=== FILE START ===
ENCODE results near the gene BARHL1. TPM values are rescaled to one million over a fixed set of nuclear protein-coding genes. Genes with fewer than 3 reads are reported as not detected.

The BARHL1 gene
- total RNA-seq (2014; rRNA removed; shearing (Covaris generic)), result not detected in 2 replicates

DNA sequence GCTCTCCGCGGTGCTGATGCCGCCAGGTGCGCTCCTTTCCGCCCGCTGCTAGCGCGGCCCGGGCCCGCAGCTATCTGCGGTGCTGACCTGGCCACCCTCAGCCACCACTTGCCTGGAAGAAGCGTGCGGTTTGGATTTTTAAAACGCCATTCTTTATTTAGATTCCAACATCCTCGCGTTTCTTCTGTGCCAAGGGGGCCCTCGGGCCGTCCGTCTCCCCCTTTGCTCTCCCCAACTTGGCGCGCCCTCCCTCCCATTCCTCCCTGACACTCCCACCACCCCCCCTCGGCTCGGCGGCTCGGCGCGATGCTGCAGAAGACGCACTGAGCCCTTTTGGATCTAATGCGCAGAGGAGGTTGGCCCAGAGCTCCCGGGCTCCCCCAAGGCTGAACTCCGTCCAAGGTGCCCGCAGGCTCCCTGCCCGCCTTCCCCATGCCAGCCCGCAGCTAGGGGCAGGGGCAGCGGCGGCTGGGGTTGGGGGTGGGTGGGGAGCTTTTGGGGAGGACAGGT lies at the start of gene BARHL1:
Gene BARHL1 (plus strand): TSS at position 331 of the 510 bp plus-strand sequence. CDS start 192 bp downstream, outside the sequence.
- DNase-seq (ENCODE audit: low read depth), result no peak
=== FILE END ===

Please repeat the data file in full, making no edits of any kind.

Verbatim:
ENCODE results near the gene BARHL1. TPM values are rescaled to one million over a fixed set of nuclear protein-coding genes. Genes with fewer than 3 reads are reported as not detected.

The BARHL1 gene
- total RNA-seq (2014; rRNA removed; shearing (Covaris generic)), result not detected in 2 replicates

DNA sequence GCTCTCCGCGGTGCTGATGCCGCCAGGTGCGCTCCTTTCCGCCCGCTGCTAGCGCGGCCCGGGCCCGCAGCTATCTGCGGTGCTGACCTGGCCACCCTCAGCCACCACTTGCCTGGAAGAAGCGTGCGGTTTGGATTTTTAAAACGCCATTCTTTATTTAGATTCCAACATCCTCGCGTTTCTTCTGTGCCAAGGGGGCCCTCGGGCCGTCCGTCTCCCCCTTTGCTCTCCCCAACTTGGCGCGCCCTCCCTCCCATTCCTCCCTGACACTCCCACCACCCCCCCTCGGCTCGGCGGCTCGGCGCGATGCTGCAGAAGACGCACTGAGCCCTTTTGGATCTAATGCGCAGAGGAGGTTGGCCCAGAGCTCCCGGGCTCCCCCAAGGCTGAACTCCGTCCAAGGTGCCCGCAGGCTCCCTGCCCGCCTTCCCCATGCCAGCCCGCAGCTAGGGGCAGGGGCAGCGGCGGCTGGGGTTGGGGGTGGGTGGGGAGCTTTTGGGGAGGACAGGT lies at the start of gene BARHL1:
Gene BARHL1 (plus strand): TSS at position 331 of the 510 bp plus-strand sequence. CDS start 192 bp downstream, outside the sequence.
- DNase-seq (ENCODE audit: low read depth), result no peak